So I went in with my memories of 80’s special effect coolness and came out with amazement of 21st century special effect achievement. The way I see it, that’s not such a bad thing.

Directed by: Joseph Kosinski
Release Date: December 17, 2011
Run Time: 125 minutes
Country: USA
Rated: PG
Distributor: Walt Disney Pictures


3 thoughts on “TRON: LEGACY

  1. Patrick, great review! I would argue one point very strongly. You say you have to “let go” when going to a movie like this. Yes, you do. It has been coined as the “willing suspension of disbelief.” For instance, Star Wars is not real right now. We can fly ships in space, but we are light years away from light speed and lightsabers. Yet, each and every element in (original) Star Wars is believable (the audience can indeed “let go” and let the plausibility of this world be real) because the story supports those elements. Yet, in TRON:Legacy, I would have been fine with much of what happened if it was supported by the WRITING! An example, Sam goes into the virtual world. Ok, that is actually not hard for audiences to grasp. It is written into the story that the technology has been created to do that. So you “let go” and let it be that he is IN the computer game world. And I can easily believe in sexy models at night clubs, etc. – all of it was potentially believable. BUT, when he gets there, he is AMAZING not only at the game itself, against players who LIVE and play it daily for decades, but he is a world class athlete. And THAT would have been ok if it was simply JUSTIFIED within the WRITING. I.E. – give me a scene that lasts SECONDS in which he gets off the parallel bars at gymnastic school. Let me see him win a triathalon, or work out with million dollar trainers at a super high tech gym. Give me SOMETHING to suggest he is an elite athlete. Also, give me a few seconds of him actually PLAYING the TRON game. Maybe show him at the end of wining an international competition of TRON gaming geeks. He is the son of Flynn so he plays a lot and wins against all comers. Then, when he wins in the TRON world, it makes SENSE! The movie doesn’t work for me because Sam enters this world, and, with almost ZERO fear, heroically defeats the other characters with almost NOTHING at stake. I felt not an ounce of care for him as he played/fought because he didn’t feel anything except absolute cocky sureness that he would win. There is nothing HUMAN about that. There is also nothing at STAKE. ITs like when young Annakin saves everyone in the latest Star Wars by accident, shooting at the core of the station by randomly pushing a button. So what. There is no loss, no sacrifice. And, in the least, there is no hard work to achieve victory. You never see Sam train for or play these games or athleticism in general. He just simply “can.” That is writing and narrative at its laziest and worst. I.E. I loved all the places the TRON movie took me to. The visuals and ideas were great. Just use some SIMPLE narrative elements to GET ME THERE. Yes, this comment is full of CAPITAL LETTER WORDS be cause I am PI#$$#%#@ at the makers of this movie for being visually stunning and narratively lazy.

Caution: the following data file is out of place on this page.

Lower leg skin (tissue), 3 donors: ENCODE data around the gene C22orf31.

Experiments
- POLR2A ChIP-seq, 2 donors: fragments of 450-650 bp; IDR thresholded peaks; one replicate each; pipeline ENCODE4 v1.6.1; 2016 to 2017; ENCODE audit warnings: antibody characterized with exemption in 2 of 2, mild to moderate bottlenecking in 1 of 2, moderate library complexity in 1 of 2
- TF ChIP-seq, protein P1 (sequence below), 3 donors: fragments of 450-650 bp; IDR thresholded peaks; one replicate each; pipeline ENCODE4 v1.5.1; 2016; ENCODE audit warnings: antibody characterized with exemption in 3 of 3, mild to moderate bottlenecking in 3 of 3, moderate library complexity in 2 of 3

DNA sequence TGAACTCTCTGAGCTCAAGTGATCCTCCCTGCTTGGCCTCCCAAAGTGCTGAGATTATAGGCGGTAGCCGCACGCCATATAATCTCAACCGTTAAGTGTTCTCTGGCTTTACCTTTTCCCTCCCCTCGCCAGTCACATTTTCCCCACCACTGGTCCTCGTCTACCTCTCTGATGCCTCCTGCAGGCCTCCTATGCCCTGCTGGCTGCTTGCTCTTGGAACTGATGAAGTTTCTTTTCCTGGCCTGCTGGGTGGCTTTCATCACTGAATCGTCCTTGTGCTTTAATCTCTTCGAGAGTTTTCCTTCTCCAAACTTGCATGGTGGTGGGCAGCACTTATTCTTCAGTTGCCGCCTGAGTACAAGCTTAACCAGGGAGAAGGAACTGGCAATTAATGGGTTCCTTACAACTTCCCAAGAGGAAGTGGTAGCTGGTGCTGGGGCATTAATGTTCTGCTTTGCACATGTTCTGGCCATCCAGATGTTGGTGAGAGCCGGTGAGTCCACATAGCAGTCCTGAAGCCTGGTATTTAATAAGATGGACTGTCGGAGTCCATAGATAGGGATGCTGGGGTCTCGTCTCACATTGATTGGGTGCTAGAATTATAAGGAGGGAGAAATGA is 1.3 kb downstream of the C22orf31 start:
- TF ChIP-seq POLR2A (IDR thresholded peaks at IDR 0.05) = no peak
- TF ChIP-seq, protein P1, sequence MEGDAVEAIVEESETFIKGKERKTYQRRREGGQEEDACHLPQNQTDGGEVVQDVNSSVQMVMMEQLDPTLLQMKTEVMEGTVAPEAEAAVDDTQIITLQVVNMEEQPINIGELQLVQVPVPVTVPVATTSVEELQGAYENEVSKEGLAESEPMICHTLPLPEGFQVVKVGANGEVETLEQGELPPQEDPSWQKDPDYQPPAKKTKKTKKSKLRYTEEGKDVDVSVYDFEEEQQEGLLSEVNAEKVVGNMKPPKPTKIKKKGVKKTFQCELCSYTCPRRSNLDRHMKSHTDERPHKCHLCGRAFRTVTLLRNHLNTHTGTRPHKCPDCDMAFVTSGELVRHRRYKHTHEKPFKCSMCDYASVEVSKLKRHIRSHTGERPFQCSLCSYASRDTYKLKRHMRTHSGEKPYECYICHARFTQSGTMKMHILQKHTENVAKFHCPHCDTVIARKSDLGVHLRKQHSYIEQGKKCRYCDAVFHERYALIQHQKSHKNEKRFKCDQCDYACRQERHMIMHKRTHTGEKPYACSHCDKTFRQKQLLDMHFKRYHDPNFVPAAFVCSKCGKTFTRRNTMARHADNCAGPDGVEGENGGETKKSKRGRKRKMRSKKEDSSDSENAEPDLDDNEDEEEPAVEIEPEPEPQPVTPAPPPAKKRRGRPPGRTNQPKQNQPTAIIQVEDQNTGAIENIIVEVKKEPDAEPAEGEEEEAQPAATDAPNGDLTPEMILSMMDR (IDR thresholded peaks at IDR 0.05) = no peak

2. Steve,
    Don’t forget that when you say we are light years away from light speed and lightsabers, that STAR WARS technology is not in our future, it was a long time ago…